NationsBank Corp. wants doctors to leave claims processing to the bank.

The Charlotte, N.C.-based institution has teamed up with Andersen Consulting to create an Internet-based financial and administration system for the health-care industry.

The system processes insurance claims and manages patients' medical records and other information. Future software releases will handle the payments from health maintenance organizations to doctors.

"Health-care companies want to focus on their customers, not on the financial and administrative processes they have to do," said Harrison Giles, NationsBank executive vice president. "This is the kind of financial administration that banks have historically done."

NationsBank wanted to expand its reach into the health-care industry, one of its largest customer bases, and to offer more electronic commerce services, Mr. Giles said.

"We are trying to get into information processing as much as payment processing," he said. In addition, the venture offers a "cost-saving alternative" to financial processing and will attract new customers, Mr. Giles said.

NationsBank and New York-based Andersen each own half the venture, which will charge on a per-patient basis.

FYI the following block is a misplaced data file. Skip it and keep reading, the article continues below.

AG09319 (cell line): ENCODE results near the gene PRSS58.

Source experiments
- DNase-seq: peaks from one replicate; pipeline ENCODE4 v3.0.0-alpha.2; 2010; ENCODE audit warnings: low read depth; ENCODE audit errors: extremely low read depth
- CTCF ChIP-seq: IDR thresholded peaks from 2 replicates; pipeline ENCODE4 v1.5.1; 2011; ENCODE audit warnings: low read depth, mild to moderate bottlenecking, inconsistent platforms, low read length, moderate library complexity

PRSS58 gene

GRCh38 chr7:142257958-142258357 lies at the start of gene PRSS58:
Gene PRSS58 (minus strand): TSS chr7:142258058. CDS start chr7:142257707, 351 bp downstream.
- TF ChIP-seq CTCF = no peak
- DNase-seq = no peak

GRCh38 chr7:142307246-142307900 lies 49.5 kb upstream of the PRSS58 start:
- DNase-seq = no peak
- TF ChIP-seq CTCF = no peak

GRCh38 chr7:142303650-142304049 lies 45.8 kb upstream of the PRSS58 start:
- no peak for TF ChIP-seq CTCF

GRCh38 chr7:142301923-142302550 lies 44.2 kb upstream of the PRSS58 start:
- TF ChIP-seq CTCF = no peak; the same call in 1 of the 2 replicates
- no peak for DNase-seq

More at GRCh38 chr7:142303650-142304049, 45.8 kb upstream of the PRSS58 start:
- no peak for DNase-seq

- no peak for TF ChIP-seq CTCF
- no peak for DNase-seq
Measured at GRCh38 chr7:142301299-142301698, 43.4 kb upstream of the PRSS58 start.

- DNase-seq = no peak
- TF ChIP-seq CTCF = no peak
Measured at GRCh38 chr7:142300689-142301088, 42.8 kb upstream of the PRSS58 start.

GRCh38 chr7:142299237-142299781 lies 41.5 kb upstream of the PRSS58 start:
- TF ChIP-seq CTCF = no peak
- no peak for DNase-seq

Phycor Inc., a Nashville-based physician practice management company, is the first customer. Using Web browsers, Phycor's 21,000 doctors can access patient enrollment, claim status, and the state of their own contracts, said Michael Caine, an Andersen partner and the effort's acting chief executive officer.

The venture is one of several recent attempts by banks to expand beyond their traditional businesses, said Karen Wendel, vice president of Gemini Consulting, a Morristown, N.J.-based firm. Pairing with technology companies-which are often knowledgeable about specific industries-allows banks to penetrate new markets more quickly.

"Big banks are looking at ways to extend their reach up and down the supply chain," Ms. Wendel said. "We'll see more and more of these unlikely pairings between banks and technology providers."

These ventures, however, face many challenges and often fail, she said. The companies involved may have different goals and measurements of success.

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